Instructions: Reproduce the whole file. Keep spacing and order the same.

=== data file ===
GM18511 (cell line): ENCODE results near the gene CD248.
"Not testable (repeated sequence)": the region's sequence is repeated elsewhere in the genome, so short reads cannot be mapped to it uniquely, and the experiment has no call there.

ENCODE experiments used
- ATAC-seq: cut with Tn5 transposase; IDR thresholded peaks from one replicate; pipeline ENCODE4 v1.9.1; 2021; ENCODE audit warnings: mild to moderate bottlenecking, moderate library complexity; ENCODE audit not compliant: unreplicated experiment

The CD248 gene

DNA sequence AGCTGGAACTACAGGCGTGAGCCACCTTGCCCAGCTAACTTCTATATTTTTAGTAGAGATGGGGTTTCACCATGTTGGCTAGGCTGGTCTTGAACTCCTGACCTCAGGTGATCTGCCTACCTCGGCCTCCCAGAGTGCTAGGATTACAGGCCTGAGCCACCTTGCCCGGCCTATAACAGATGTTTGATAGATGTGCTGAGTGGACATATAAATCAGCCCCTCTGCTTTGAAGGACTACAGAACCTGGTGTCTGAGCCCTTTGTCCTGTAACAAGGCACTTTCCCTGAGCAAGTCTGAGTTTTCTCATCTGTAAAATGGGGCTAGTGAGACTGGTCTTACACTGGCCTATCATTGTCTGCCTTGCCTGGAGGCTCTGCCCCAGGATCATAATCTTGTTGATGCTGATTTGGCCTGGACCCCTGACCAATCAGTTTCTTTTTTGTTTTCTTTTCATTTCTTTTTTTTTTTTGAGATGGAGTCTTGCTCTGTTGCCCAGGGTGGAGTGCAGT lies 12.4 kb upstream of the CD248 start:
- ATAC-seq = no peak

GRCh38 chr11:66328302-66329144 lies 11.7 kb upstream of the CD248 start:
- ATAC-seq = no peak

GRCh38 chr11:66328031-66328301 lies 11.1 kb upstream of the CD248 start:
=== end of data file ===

GM18511 (cell line): ENCODE results near the gene CD248.
"Not testable (repeated sequence)": the region's sequence is repeated elsewhere in the genome, so short reads cannot be mapped to it uniquely, and the experiment has no call there.

ENCODE experiments used
- ATAC-seq: cut with Tn5 transposase; IDR thresholded peaks from one replicate; pipeline ENCODE4 v1.9.1; 2021; ENCODE audit warnings: mild to moderate bottlenecking, moderate library complexity; ENCODE audit not compliant: unreplicated experiment

The CD248 gene

DNA sequence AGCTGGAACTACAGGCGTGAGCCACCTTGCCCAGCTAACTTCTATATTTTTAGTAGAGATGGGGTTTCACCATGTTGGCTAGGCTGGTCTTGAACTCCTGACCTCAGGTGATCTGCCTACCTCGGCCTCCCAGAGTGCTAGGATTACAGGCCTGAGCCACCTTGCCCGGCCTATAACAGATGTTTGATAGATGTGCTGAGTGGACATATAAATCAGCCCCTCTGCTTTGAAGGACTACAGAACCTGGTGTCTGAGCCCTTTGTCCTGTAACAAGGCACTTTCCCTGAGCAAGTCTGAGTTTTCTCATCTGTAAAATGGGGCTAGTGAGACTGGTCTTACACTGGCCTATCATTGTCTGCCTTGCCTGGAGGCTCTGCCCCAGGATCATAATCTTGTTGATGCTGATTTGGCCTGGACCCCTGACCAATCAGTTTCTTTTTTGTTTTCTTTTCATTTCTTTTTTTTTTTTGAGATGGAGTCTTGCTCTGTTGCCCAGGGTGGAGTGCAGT lies 12.4 kb upstream of the CD248 start:
- ATAC-seq = no peak

GRCh38 chr11:66328302-66329144 lies 11.7 kb upstream of the CD248 start:
- ATAC-seq = no peak

GRCh38 chr11:66328031-66328301 lies 11.1 kb upstream of the CD248 start: